The cyanogen blood agent, cyanogen chloride (CK), is a substance which is a metabolic poison which interferes with life-sustaining processes of the blood. It is an inorganic compound with the formula NCCI. It affects the bodily functions by activating the cytochrome oxidase system. It poisons and prevents the cells in the body from receiving oxygen and transferring to the body tissues. This agent can be very deadly and exposure to high amounts or concentrations can cause many effects and even death in seconds.
CK is a colorless gas which has an irritating odor. It is used in order to cause quick-acting casualties. It can be detected because of its irritant effects. In small amounts its symptoms include headaches, faintness, sore throat, coughing, confusion, vomiting, loss of consciousness, convulsion and even paralysis.
CK was used during World War I beginning in July 1916 and it was used exclusively by the French. The British also used it and they knew it as CC which lead to the current name. Later interest in the agent came back during World War II when Americans realized that it would be useful against the Japanese.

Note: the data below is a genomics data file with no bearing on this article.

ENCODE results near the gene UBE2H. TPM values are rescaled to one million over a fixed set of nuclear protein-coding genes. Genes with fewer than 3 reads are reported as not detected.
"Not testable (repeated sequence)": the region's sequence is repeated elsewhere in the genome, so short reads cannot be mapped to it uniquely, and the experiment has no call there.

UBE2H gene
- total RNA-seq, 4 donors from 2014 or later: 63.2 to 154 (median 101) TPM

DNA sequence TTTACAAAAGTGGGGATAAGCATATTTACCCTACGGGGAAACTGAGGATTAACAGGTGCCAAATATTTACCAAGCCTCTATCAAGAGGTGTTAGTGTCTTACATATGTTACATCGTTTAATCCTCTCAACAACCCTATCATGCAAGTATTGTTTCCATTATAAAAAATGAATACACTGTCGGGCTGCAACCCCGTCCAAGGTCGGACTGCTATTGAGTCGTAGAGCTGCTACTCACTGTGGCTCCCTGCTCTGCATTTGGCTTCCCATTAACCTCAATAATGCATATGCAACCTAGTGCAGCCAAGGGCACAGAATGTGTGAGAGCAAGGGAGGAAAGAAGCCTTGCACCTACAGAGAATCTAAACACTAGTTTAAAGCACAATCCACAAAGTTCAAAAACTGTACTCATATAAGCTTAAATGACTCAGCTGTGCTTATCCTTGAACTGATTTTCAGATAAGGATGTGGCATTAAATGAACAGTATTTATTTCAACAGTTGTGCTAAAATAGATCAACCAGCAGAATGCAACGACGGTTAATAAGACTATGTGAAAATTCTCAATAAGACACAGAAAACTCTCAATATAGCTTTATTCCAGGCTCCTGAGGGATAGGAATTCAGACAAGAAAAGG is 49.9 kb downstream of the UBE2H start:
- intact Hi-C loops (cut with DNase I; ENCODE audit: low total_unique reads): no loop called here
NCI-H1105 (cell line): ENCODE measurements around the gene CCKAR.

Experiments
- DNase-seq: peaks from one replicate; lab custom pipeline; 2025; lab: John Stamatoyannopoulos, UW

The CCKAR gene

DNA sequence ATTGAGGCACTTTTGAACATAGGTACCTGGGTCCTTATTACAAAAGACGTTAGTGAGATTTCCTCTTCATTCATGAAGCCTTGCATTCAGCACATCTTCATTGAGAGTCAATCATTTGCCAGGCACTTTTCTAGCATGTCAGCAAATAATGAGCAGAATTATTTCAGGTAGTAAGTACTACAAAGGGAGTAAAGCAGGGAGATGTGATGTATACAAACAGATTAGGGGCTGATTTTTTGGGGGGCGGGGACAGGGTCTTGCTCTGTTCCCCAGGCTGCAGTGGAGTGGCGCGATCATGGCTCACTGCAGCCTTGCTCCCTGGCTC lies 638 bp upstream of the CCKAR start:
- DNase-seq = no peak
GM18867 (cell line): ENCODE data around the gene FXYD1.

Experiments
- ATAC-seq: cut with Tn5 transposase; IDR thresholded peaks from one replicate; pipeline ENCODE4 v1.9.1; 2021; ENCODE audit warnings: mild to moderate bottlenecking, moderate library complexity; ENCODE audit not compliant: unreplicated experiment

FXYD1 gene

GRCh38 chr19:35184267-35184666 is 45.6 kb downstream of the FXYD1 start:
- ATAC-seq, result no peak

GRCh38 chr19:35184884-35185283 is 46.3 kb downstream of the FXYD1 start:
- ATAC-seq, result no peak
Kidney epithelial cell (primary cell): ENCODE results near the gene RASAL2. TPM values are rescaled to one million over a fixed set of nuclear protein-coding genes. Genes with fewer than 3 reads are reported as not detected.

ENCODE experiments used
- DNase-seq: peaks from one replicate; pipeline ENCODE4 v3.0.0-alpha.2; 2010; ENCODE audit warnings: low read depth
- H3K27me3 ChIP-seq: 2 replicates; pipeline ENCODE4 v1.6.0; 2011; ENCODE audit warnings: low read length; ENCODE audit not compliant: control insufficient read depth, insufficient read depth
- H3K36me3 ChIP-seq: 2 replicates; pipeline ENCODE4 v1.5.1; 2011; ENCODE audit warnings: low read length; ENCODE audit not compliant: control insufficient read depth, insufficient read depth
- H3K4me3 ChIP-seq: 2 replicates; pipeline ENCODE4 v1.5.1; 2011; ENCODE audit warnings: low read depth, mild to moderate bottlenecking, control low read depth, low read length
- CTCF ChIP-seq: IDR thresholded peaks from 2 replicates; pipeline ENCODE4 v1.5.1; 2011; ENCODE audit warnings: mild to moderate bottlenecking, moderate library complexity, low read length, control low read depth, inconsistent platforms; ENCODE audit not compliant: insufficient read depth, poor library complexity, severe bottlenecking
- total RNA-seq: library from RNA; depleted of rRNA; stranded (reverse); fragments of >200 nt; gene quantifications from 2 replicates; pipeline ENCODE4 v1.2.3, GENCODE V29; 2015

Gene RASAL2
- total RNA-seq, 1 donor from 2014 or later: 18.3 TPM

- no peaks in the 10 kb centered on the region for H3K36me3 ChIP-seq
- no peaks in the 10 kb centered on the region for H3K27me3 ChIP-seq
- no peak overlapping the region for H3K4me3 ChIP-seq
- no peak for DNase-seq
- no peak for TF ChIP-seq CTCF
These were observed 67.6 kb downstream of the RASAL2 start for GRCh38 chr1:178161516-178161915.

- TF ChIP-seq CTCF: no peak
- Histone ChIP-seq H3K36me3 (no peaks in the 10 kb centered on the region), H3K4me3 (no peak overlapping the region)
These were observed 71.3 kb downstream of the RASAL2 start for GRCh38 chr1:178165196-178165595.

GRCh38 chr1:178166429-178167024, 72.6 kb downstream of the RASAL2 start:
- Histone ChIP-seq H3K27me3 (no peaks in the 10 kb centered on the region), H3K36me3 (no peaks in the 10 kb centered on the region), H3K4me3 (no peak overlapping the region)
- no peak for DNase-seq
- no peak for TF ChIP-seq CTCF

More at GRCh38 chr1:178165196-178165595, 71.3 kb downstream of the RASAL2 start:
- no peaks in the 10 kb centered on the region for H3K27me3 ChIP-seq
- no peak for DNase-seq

Douglas, D.E., and Winkler, C.A., “The Preparation, Purification, Physical Properties and Hydrolysis of Cyanogen Chloride,” Ca. J. Research, Vol. 25B, p. 381, 1947
FM 8-9/NAVMED P-5059/AFJMAN 44-151, NATO Handbook on the Medical Aspects of NBC Defense Operations AMEDP-6(B), 1 February 1996
Franke, S., Manual of Military Chemistry Volume I - Chemistry of Chemical Warfare Agents, ACSI-J-3890, Chemie der Kampfstoffe, East Berlin, April 1968, UNCLASSIFIED Report (AD849866)